"I think I will always have the 'Diva Search Winner' part of that attached to my name. It isn't something that I regret or don't like. I don't wish I came in a different way. I have that hurdle to get over but it makes my skin thicker in trying to get over that. As for the diss contest, I think they wanted us to do it. They pushed having us do as much as we possibly could. When we took it to that level of us saying whatever we wanted, they were like 'woah we can't do that again' but secretly they were like 'yes! We got it' because everyone was talking about it."
While Hemme has been in the ring for several events around the world, in TNA she has spent her time hosting Global Impact and going to commercial breaks for impact. Her role changes significantly with this Sunday's show. Hemme has been working very hard preparing for the match, having spent the last year training constantly, including in the Los Angeles Inoki Dojo and with Scott D'Amore.
"I have trained with a lot of different people and getting an idea of everyone's different idea of what wrestling is. There are so many different ways you can train, and I have trained in lucha and the Japanese and American styles, taken bits and pieces of what I like and works for me best and turned it into what I want to do. I've been pretty patient for almost a year now to get into the ring, because that is the thing I wanted to do most and why I train so much. To be getting the chance to make my debut is really exciting for me. . I am feeling extremely prepared for the match. All I want to do is get out of that tunnel and down to the ring."
The match has stemmed from a war of words with Kip James. What will Hemme do if James ends up being her opponent?
"I would try and beat the hell out of him. I wouldn't back down from trying to win just because my opponent was a guy," she said. She expanded on her thoughts on the feud, which is a very personal one. "It is a difficult storyline because it is really close to home for me. It's not really a storyline, I am reacting naturally to what is in front of my face. Those first couple of weeks were tough because the feelings came back to everything I have been through in the wrestling business, not being able to stand my own ground and being pushed down. I was working through a lot of emotions and it was an old sore opening up about past issues. Everything hit a wall and I knew exactly what I want to do and I don't have anything to lose. All I want to do is get in the ring and fight for what I want to do. I don't care whose going to try and stop me. At this point whatever anybody else has to say about it doesn't matter to me."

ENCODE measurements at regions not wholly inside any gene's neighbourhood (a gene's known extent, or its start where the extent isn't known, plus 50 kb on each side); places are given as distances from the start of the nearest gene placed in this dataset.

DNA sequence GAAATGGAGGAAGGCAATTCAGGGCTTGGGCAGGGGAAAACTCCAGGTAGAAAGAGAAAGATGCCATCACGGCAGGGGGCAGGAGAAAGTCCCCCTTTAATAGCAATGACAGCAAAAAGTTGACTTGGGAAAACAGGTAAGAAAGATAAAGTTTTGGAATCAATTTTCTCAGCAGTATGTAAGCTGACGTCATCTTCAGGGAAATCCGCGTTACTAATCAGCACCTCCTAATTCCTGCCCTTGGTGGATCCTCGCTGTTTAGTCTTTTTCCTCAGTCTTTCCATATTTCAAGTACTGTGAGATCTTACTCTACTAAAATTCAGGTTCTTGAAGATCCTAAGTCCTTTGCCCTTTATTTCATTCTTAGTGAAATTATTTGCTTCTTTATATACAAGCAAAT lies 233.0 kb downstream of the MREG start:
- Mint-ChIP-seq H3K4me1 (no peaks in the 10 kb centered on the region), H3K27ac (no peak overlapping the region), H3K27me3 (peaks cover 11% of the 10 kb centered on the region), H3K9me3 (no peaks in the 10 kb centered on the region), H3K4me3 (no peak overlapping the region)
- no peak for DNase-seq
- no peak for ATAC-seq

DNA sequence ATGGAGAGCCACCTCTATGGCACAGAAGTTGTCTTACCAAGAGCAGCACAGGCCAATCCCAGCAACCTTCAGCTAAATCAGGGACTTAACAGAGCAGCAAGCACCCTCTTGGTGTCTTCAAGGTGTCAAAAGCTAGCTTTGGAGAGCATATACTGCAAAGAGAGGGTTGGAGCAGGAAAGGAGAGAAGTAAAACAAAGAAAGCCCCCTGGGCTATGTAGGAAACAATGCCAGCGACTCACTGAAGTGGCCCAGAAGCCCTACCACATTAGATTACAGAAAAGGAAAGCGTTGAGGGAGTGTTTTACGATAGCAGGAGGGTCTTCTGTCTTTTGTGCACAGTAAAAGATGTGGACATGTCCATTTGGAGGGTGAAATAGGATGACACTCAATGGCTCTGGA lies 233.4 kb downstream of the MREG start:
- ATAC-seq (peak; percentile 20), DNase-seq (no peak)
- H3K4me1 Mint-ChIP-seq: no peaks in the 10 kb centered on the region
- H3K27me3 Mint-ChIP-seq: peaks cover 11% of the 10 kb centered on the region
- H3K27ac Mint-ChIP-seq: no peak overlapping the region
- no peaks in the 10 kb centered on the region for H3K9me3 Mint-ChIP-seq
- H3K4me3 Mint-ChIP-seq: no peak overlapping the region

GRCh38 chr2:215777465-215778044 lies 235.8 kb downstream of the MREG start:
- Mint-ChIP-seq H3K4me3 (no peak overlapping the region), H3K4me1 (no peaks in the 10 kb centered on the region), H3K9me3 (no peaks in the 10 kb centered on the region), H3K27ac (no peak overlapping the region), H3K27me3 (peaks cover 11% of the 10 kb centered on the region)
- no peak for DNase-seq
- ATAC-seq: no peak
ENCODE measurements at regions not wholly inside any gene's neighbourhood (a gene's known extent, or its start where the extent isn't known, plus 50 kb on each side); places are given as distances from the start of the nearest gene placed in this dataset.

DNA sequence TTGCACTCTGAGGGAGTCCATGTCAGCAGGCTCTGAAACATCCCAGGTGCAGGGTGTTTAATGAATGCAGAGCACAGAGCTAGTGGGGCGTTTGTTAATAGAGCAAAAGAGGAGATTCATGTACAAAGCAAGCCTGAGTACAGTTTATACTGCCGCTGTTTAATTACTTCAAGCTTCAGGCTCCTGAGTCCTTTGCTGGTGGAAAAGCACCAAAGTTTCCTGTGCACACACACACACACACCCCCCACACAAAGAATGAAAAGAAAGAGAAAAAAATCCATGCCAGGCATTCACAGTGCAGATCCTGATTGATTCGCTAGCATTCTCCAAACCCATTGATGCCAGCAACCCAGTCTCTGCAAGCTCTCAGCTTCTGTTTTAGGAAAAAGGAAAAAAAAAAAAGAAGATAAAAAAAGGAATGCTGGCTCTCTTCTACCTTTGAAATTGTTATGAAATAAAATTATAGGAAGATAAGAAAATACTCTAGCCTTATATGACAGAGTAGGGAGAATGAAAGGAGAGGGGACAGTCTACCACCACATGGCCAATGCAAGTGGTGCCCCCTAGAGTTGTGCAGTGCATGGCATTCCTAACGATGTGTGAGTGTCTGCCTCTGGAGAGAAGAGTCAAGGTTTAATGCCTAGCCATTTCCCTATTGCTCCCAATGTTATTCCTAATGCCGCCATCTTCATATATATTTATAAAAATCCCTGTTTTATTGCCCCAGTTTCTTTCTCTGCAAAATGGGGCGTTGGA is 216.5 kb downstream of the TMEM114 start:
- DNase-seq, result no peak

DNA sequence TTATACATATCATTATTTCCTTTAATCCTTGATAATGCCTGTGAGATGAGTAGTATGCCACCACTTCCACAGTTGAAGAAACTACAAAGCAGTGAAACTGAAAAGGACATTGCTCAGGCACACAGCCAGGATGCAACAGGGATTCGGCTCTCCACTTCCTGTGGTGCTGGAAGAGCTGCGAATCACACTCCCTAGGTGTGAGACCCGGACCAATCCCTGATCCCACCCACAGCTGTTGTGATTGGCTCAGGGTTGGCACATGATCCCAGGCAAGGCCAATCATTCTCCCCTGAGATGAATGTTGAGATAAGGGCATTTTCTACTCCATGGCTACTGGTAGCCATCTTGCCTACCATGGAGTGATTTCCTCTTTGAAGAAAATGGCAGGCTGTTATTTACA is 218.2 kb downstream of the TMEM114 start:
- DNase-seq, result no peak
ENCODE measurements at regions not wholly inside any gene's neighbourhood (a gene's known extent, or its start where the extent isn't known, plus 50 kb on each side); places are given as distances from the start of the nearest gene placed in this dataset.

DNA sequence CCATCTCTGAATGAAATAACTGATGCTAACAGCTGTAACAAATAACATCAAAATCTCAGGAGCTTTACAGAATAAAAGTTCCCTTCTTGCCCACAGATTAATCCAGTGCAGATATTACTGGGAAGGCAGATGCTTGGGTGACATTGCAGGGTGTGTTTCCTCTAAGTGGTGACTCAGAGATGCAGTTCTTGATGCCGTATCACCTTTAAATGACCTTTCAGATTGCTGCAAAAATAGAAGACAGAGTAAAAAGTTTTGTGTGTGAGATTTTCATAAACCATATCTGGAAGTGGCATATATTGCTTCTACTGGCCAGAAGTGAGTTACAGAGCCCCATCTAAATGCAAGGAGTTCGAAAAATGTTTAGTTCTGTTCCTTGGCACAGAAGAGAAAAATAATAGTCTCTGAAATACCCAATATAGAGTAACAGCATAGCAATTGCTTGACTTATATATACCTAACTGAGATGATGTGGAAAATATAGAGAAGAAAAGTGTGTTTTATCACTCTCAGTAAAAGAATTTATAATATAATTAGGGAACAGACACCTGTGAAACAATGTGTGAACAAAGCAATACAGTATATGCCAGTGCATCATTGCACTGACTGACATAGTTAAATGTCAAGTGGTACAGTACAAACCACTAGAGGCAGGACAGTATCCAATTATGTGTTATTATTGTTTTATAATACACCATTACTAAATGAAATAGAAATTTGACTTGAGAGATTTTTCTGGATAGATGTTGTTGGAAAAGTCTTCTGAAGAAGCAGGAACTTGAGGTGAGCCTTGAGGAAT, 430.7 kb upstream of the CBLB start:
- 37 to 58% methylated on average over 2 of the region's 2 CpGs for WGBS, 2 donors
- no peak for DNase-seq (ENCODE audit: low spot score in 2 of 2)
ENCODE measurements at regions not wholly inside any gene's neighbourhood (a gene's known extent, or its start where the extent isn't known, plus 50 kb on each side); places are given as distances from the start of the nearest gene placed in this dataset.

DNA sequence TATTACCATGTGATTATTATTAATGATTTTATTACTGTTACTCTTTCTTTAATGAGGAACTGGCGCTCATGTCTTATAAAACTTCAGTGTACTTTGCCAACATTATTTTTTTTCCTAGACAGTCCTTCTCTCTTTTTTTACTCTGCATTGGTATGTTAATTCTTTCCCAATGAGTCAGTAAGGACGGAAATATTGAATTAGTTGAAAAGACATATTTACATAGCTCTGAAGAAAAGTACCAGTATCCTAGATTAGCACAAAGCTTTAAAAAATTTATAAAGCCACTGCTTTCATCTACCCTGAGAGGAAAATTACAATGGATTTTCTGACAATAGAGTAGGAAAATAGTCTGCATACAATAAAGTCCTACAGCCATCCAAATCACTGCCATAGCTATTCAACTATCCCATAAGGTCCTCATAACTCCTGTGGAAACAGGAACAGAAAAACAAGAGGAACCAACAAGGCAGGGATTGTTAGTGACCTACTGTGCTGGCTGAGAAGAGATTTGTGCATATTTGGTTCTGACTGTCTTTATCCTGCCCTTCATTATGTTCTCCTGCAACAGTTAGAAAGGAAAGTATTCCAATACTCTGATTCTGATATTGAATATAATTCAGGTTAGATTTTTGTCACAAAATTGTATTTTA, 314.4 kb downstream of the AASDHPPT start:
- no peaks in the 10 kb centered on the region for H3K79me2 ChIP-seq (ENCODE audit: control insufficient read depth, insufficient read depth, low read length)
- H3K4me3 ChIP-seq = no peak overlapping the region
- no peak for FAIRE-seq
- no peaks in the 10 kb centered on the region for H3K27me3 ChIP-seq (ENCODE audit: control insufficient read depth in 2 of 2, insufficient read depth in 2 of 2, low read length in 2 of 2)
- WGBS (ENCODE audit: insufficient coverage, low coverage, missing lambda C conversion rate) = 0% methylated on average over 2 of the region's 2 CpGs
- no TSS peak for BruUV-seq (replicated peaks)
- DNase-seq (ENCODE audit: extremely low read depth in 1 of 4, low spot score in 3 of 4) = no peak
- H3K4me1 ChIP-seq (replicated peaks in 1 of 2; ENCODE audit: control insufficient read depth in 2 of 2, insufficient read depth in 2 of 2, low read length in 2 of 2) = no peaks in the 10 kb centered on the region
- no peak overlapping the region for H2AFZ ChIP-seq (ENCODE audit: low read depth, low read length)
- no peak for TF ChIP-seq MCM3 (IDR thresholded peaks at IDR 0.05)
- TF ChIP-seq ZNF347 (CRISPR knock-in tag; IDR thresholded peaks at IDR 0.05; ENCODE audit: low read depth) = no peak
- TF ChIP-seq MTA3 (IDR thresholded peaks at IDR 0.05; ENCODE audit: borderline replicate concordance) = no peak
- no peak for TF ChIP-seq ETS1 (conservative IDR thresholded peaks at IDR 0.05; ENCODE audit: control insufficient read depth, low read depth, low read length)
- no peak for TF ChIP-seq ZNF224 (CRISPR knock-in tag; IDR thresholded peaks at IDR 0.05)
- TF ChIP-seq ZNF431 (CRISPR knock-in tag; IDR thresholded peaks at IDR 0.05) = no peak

"At this point I would love to just see a women's division grow. As a base we've got some really good contenders, Gail Kim and Miss Tennesse and Traci Brooks are all great wrestlers so I would like to wrestle them first. I want to face Gail because she stirred up a lot of commotion in the past year or so. If anybody that wanted to be part of the TNA family and is a good wrestler, I would love them to come in. I don't want women to ever feel like they are being degraded or shown in a negative light. I think that over many years in wrestling that has always been the case. TNA isn't even an alternative product it's a completely different brand. We are building a different class of women and a different light they will be shown in."
The role of women in wrestling is constantly changing. TNA is entering their own era with several talented ladies ready to be showcased. Hemme is excited to be a part of it and is looking forward to a long future in TNA.
"It has evolved greatly, even in the past five years it has gone from a woman here and there as a valet to whole divisions of women that are wrestling. I think it has definitely been a positive thing. In WWE it was an up and downhill battle because once a woman gets too good they get brought back down. In TNA it is going to be a nice, natural progression that will not be knocked down in any way. It's a good direction for me to be in."
Jason Clevett is now a certified veteran of the TNA conference call, and can press buttons with the best of them. In fact, he's getting so good that he is considering going on Jeopardy just because of his button skills. Email him your advice at email@example.com.